Tech in front of our eyes

Virtual reality is in the news, but physical making is the real deal! This #MagPiMonday, Lucy Hattersley sticks firmly with real-life tech.

The future is amongst us. At least according to Apple, purveyor of shiny slabs, which recently announced a new glass headset to slap in front of your face. You can dial back reality using a rotating tool on the side, and tap apps and icons in mid-air. Sounds fun.

I’m not convinced by VR or AR. Does the future of technology really belong to this kind of detachment from reality? Who knows! Maybe I’ll have egg on my face and a Vision Pro headset in three years. I’ll be writing this with giant hovering buttons in front of my face while you read it, in thirty-foot-high letters being beamed into your retinas from an inch away.

Three different VR headsets on a white background

I’ll bet not though. I’ll be happily playing with Raspberry Pi computers and building ever more advanced robots and projects.

Still, there’s a lot going on in the tech industry at the moment. From strident leaps in AI (speaking of which, have you seen GitHub Copilot?) through to shiny new Apple toys, it feels like the tech industry is getting ready to limber back up.

Raspberry Pi itself is shaking off the effects of the supply chain problems that have plagued everybody for the last couple of years. There is no steady supply of Raspberry Pi Zero, Raspberry Pi 3A+, and an increasing supply of Raspberry Pi 4 models. 

Back in the room

This comes as a big relief to us. We’re keenly aware that people love this magazine because they love Raspberry Pi. And it’s easier to love something that you can reliably buy.

This brings us back to this weird virtual world that Apple seems to be pushing for. I don’t believe that real tech people want to point and tap into empty space. For me, the joy of computing is linked to the real world. It’s physical things you can pick up, hold, and use. Actual computers with wires and buttons and solder. Building an arcade machine, robot, or earthquake detector. It doesn’t matter if it’s a serious project or a piece of whimsy. What matters most is that it’s real.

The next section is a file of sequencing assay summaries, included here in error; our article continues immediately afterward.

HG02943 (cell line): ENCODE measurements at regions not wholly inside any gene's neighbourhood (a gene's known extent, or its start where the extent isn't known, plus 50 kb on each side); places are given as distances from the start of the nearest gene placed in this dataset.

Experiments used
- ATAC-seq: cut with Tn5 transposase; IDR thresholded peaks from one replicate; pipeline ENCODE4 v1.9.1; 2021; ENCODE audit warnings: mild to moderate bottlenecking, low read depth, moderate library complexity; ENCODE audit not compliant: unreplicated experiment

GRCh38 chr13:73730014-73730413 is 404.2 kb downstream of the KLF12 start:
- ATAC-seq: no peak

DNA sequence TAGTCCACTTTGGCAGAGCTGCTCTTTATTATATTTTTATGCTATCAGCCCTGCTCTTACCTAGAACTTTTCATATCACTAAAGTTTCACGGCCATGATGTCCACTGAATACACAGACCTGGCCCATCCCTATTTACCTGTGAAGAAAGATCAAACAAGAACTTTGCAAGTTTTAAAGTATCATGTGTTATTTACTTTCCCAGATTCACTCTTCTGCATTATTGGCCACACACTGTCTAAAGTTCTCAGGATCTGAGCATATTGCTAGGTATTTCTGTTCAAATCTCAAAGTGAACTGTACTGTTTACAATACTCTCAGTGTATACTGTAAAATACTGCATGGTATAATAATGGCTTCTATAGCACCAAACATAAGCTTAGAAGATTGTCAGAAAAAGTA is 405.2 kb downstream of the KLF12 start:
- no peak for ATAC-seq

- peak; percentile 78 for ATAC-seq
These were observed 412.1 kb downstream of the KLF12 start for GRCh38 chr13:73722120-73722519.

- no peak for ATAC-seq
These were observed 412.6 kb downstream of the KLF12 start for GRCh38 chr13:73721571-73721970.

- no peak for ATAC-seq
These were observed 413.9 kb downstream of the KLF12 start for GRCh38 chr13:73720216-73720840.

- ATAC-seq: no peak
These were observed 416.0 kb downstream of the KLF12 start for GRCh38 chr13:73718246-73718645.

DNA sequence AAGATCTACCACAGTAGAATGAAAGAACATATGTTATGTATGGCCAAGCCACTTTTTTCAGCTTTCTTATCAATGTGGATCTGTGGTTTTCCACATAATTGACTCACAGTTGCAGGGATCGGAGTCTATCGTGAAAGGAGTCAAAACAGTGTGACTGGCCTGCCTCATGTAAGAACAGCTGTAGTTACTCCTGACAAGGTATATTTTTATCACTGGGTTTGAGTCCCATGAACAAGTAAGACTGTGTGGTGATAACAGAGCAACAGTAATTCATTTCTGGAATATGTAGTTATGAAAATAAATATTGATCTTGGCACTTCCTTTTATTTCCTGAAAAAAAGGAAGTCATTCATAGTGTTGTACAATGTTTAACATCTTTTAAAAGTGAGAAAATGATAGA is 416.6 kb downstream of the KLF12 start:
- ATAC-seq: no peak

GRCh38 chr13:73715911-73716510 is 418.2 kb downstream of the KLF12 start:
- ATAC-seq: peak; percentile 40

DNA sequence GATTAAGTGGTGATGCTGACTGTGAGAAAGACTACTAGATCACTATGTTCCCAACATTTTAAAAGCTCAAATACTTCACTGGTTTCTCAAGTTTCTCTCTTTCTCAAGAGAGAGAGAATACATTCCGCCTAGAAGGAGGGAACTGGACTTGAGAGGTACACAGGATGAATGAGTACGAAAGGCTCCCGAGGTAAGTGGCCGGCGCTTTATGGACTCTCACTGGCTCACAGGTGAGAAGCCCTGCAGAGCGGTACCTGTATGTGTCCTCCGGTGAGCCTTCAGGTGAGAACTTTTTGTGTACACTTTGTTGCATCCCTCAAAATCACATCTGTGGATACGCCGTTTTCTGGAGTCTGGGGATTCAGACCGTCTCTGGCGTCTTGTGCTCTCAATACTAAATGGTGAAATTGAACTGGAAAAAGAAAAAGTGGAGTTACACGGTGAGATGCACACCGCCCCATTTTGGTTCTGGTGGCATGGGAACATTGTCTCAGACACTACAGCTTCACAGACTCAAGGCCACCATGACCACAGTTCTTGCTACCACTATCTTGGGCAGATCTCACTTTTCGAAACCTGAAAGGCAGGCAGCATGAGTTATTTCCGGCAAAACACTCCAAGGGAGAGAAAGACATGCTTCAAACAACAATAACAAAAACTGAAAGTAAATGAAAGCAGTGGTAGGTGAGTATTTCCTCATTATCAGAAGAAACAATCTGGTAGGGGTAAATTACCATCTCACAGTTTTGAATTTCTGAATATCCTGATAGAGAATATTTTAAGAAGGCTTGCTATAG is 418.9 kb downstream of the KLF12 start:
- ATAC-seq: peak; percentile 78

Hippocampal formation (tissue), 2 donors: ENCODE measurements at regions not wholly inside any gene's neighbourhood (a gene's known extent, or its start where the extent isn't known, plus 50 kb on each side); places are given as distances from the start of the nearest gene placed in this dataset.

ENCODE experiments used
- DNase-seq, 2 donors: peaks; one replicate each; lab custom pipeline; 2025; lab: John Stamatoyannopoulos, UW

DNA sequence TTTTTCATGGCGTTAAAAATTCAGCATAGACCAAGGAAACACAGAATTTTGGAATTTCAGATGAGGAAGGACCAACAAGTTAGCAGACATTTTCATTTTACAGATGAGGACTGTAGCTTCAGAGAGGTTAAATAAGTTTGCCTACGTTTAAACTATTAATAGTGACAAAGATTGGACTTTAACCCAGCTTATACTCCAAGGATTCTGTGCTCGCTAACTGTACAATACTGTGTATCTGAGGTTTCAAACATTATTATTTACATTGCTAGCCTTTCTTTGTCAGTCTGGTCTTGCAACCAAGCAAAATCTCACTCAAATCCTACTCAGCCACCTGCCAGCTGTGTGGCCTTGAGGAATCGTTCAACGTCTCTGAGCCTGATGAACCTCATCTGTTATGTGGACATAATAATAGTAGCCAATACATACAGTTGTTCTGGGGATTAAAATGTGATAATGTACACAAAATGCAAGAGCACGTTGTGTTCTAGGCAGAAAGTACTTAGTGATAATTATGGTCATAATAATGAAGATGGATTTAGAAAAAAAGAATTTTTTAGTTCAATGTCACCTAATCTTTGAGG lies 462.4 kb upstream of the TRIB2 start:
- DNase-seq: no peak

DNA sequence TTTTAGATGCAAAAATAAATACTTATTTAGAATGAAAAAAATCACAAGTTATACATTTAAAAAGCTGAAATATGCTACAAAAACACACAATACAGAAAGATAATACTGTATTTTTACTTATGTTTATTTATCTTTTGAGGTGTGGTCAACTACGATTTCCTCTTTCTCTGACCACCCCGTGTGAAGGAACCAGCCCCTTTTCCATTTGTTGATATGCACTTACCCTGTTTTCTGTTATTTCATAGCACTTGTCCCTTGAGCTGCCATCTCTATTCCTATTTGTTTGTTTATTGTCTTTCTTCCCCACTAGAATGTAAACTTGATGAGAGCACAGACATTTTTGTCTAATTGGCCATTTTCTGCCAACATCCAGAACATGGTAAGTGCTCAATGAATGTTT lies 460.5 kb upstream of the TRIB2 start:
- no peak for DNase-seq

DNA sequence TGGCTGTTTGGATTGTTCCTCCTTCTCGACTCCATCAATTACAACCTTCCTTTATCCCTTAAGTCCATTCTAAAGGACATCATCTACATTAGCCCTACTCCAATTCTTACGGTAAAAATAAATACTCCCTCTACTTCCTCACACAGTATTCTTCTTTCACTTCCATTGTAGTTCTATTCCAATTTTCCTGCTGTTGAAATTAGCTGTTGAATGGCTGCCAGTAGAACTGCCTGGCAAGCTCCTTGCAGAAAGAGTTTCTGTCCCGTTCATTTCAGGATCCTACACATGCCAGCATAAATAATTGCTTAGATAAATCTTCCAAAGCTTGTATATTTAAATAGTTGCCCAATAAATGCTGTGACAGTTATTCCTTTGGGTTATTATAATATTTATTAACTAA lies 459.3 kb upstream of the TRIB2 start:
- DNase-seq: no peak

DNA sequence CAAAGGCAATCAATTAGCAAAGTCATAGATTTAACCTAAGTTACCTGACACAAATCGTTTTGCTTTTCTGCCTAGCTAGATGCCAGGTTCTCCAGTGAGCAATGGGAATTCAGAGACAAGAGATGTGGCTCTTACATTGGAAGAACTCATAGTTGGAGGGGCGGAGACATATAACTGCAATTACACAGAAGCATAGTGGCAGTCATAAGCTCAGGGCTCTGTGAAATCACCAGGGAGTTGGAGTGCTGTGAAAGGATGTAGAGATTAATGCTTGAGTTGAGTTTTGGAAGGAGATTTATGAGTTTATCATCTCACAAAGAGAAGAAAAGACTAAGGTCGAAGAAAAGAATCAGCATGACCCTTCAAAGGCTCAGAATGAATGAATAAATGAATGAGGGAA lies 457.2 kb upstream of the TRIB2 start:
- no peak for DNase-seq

The future appears one day and then suddenly it’s the present. It feels like ChatGPT and the AI generative genie are out of the bottle and will be staying with us, for now. I suspect we’ll also see a lot more generated AI art and 3D visuals. Personally, I hope that it’ll be the mundane but useful technology, the sort that pings me for calendar events and lets me know when my partner is calling, but then fades into the background when I’m looking at more interesting things.

Maybe VR and AR are the future, but I need to assemble it with my own two hands for it to feel real. There have been some attempts at VR with Raspberry Pi, and with its dual HDMI output, there is potential for VR projects with our little board computer. Maybe, when I’m hooking up dual tiny screens inside a 3D-printed headset, it’ll suddenly feel real to venture into an open-source virtual world. Until then, I’ll be sticking with actual reality.

The MagPi #131 out NOW!

You can grab the brand-new issue right now from Tesco, Sainsbury’s, Asda, WHSmith, and other newsagents, including the Raspberry Pi Store in Cambridge. It’s also available at our online store which ships around the world. You can also get it via our app on Android or iOS.

The MagPi issue 131

You can also subscribe to the print version of The MagPi. Not only do we deliver it globally, but people who sign up to the six- or twelve-month print subscription get a FREE Raspberry Pi Pico W!

The free PDF will be available in three weeks time. Visit the issue page for more details.

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